The throne room was saturated with incense from the cleansing ceremony the Grand Priest prescribed during the day. What was it but an excuse to pretend as though the Priest was actually half of what the former Priestess and her father were, and that Lord Claud — for that was the name of the priest — was actually not completely useless in the current state of affairs with his lacking spiritual gifts?

So the incense remained there, useless and cumbersome like its creator; in a similar fashion, ten imperial advisors remained seated there, mindless and clueless without their Emperor. Then at last, one of them decided to break the murmurs of uncertainty.

“We cannot risk upholding this pathetic excuse any longer: His Majesty’s supposed prolonged illness is as foreboding as the truth.”

“What would become of us, then?” A stern voice went against the crumble of resolution. “The rebels would overrun us…our allies held in their places merely in fear of Emperor Luctus would turn against us…do you wish to die so much?”

“…No, but if we are to escape now…”

“They will hunt us down,” A third voice interjected, and it rang and settled at the weight of truth; the minds churned in silent contemplation before the mahogany doors were thrown open, allowing the entrance of the head of these men, Lord Horatio, and by his side the unexpected figure of Princess Lyra, her head held high against the advisors’ disapproving murmurs.

“Gentlemen, apologies for my belated arrival,” Horatio started. “Please be seated. I have found a solution to our unfortunate situation.”

There was a shift among the table in agitated apprehension.

“We must uphold the lie, to put up an act for the maintenance of our states. But, for that, we must have a replacement,” one of the advisors realized the Princess’s presence in relation to Horatio’s words and began to protest but only to be shushed by reason.

“There are very little difficulties in imitating my father’s aura,” The Princess began. “I–”

“– With all due respect, Your Highness, His Majesty was…far more powerful than you in every aspect,” An advisor fought the urge to scorn but failed. “Your…imitation would simply make a fool of us before dooming us all the same…while Your Highness would share our demise as well.”

Lyra beheld the speaker with a cocked eyebrow and a smirk: even he had to admit that she was distinctively a mold of Emperor Luctus, “Was my father truly powerful, that he cannot even return himself to his empire? Perhaps my act would only be a futile play because of the common disdain set against me before I even begin, and it would be the lack of cooperation on your part but not my failure to fulfill my role that brings our doom…Excuse me, perhaps I am too inferior to be considered a collective of ‘our’ with your esteemed lordships?”

The last quip was whispered to Lord Horatio, whose façade was lighted by amusement, “Gentlemen, I can assure you that Her Highness is more than capable of upholding the disguise.”

As their audience settled at Horatio’s words, Lyra scoffed, “To think your words can restrain them so, while mine merely amount to impropriety…very well, I shall bear it if it means maintaining the peace of our Empire.”

Discussions went on, and the advisors arrived upon satisfactory conclusions, drew up details until all that was left to do was for Horatio to cast the illusionary spell. He uttered the enchantments as he composed an ungodly concoction with the Princess’s blood drawn from her wrist before the proper symbols were drawn about Lyra.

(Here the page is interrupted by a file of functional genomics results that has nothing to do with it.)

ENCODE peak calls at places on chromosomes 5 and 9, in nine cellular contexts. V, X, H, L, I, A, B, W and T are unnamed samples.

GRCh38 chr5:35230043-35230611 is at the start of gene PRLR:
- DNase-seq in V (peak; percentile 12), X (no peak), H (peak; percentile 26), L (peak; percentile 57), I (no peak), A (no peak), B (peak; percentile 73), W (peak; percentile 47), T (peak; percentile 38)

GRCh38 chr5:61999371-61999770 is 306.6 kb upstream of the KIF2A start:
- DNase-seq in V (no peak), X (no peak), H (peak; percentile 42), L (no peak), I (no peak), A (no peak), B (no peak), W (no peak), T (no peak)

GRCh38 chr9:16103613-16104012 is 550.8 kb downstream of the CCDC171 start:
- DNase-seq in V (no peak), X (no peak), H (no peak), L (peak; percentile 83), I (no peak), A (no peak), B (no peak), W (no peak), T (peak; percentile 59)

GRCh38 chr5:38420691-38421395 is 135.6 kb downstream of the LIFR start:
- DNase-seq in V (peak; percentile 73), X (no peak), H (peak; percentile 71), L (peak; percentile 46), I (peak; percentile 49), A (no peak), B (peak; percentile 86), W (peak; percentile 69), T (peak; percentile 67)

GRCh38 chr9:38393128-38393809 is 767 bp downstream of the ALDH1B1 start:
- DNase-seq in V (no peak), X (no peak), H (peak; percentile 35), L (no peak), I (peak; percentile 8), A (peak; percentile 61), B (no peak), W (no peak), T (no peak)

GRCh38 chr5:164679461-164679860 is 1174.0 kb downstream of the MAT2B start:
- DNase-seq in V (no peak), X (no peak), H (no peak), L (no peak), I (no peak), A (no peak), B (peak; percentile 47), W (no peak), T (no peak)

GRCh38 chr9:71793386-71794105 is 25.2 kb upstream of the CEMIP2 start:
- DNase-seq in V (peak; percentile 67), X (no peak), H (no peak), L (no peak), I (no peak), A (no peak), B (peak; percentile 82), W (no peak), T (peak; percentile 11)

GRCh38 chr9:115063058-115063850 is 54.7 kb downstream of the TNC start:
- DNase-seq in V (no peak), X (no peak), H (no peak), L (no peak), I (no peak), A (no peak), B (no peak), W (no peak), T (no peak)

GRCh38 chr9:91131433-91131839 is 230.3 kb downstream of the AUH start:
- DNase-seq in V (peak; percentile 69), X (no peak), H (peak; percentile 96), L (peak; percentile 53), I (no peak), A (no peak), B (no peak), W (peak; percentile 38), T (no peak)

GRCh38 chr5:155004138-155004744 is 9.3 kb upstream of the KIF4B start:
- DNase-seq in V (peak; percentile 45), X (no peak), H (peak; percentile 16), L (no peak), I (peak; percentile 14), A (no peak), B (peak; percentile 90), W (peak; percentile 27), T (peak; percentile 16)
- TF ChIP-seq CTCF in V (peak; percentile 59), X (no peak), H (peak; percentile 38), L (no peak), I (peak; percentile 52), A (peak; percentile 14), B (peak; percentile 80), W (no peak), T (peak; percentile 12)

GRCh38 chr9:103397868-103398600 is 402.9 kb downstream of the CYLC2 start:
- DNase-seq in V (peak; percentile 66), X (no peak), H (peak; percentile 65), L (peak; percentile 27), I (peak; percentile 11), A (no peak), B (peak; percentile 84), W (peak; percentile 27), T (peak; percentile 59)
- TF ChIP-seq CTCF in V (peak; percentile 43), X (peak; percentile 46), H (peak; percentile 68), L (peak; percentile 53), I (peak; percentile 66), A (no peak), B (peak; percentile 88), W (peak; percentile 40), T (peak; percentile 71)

“I believe you mean Vega and not Sirius there, my Lord,” Lyra pointed to Horatio a corner of the diagram with her slipper.

The room was hushed, and Horatio acknowledged the mistake with compliment and fixed it. So, the ceremony was done, the spell in place, and with a gasp of mists the disappeared Emperor materialized before them in the Princess’s place. All feared breathing as the fake Emperor beheld his hand, aimlessly measuring the symbolic powers bestowed upon this visage. But she scoffed, a frown followed by a quick flick of the wrist as her appearance returned to her natural state, the case of imperial disguise joining the mists of incense into thin air. Unbeknownst to most, she was disgusted with the works of those hands and chose to embody them as little as she can.

“Very well,” Horatio meant to draw a conclusion. “We shall hereby swear that all of us should hold this secret to our graves.”

Oaths were taken, the business done, men with heavy shoulders exited the room to leave Lord Horatio and Princess Lyra within the conference.

“What stays you, Your Highness? It is late…go rest, we’ve much to do.”

Lyra curtsied and made for the door, but paused at the threshold. “Horatio?”


“What happens if people see through the disguise? For all I know, your fellow advisors could be right, I could be pulling a stupid show — ”

“– You won’t fail, child, their attitudes were only set against you for your sex.”

“I know.”

“Even if you do fail, we will just think of something…”

The Princess opened her mouth to speak, but thought better and pursed her lips into a curt smile, “I will trust you then…Goodnight, Horatio.” She exited with a flourish of silks.

It didn’t take Horatio’s over two decades of mentoring the Princess to translate her hurts and hesitation…emotions not unlike the fears that ruled her father…but then again, doubt was not an ailment that only coursed through this imperial family’s veins. In fact, was it not one of the most common ropes that bounded and tripped humanity?

Horatio paced to one of the windows and yanked the curtains aside, muttering to the lonesome disk of light hanging in the night sky beyond the glass that parted him from darkness, “It will be fine…all will be fine.”


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